Why the Floppy Disk Just Won’t Die

    PLR created a few base models that can be configured to work on nearly 600 machines. Their list includes looms, stage lighting consoles, circuit board printers, oscilloscopes, digital printers, electrocardiographs, vector signal analyzers, injection molding machines, tube and pipe benders, dicing saws, wire cutters, plasma cutters, metal presses, sounds samplers, musical instruments such as pianos and keyboards, and computer floppy drives from the likes of Sony, Panasonic, and NEC—as well as dozens of embroidery and CNC machines. 

    Most of these cost thousands of dollars, and some aren’t even that old, so owners will want to keep them around for as long as possible: “A lot of this equipment was never upgraded to USB even when USB was predominant,” says Paschal. “They are still stuck with floppy drives, especially embroidery machines. That left a big opportunity in the market to upgrade these people.”

    People come to PLR for upgrades not just because they can’t find disks, but because they can’t get hold of replacement drives. “Even when we started selling these devices 12 years ago, floppy drives were getting hard to find, so I can’t imagine now,” Paschal says. Sales are dropping, but Paschal says the company still sells between 2,000 and 3,000 units a year.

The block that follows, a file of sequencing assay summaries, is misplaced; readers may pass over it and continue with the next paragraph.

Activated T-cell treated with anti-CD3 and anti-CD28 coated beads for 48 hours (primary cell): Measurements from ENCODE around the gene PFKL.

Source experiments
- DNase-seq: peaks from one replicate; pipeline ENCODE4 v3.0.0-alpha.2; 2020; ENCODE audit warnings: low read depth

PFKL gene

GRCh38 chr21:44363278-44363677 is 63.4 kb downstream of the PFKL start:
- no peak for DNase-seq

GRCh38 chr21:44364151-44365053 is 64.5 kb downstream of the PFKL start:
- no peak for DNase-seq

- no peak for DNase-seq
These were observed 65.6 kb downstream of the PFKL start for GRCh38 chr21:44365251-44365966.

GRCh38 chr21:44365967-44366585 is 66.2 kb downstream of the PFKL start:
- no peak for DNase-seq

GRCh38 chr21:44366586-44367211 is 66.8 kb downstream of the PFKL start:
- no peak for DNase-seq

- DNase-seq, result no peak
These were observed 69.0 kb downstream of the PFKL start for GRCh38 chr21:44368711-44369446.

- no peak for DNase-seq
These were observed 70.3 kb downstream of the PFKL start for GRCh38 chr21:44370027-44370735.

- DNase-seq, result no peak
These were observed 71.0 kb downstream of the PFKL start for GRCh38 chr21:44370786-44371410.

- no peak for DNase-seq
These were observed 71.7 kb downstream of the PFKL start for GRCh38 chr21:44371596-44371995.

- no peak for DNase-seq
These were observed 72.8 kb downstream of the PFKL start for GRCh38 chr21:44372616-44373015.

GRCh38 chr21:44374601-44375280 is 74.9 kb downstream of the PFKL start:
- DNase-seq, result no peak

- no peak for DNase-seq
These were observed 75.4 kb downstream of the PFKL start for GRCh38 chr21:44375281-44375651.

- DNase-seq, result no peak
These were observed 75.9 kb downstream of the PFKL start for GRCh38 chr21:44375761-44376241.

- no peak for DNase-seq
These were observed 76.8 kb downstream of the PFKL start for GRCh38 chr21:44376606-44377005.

The floppy disk may never truly die out. “There are people in the world who are still busy finding and fixing up and maintaining phonograph players from 1910, so it’s really hard for me to believe that the floppy disk is just going to utterly disappear,” says Lori Emerson, a professor at the University of Colorado Boulder and the founder of the Media Archaeology Lab.

    The lifespan of some of the industrial machines that rely on floppy disks can be 30 to 40 years, and many are only 20 years old, says Tom Persky, who runs, a site that specializes in sourcing and selling floppy disks in several formats. 

    Persky sells about 1,000 disks a day—mostly 3.5-inch ones, many brand new—from a stock of hundreds of thousands in a California warehouse. He says that 20 or 25 years ago, he could buy a container of disks for as little as $0.07 each. Today he sells the most common type, the 3.5-inch, for $1 apiece.

    Supply constraints normally result in an increase in prices, but as this pattern progresses the supply itself will become so constrained that the economics will force more and more people to upgrade or replace their equipment, making the market collapse in on itself.

    At least one type of floppy disk, the ancient 8-inch introduced by IBM in 1971, seems on the verge of extinction. “There aren’t any left, and we sell the ones we have for $5 [each] in boxes of tens,” Persky says. As for the 3.5-inch floppy, he can’t say how many more disks are out there. 

    “There’s a worldwide inventory of disks that were manufactured 10 or 20 or 30 years ago,” Persky says. “That inventory is fixed. We’re just blowing through it day by day. I really have no idea how big it is. It’s probably unbelievably huge, but dispersed. There isn’t anybody with half a million disks, but there are half a million people with a 10-pack.”

    Persky isn’t planning on waiting for the singularity to occur. He’s 73, and says he’ll only work another five years. He doesn’t think there’s anyone “foolish enough” to take over the company from him. “I’m 50 miles out from the airport, in an airplane, and I’ve run out of gas,” he says. “My job is to land the plane.”

    Read the full article here

    Recent Articles

    Related Stories

    Leave A Reply

    Please enter your comment!
    Please enter your name here

    Stay on op - Ge the daily news in your inbox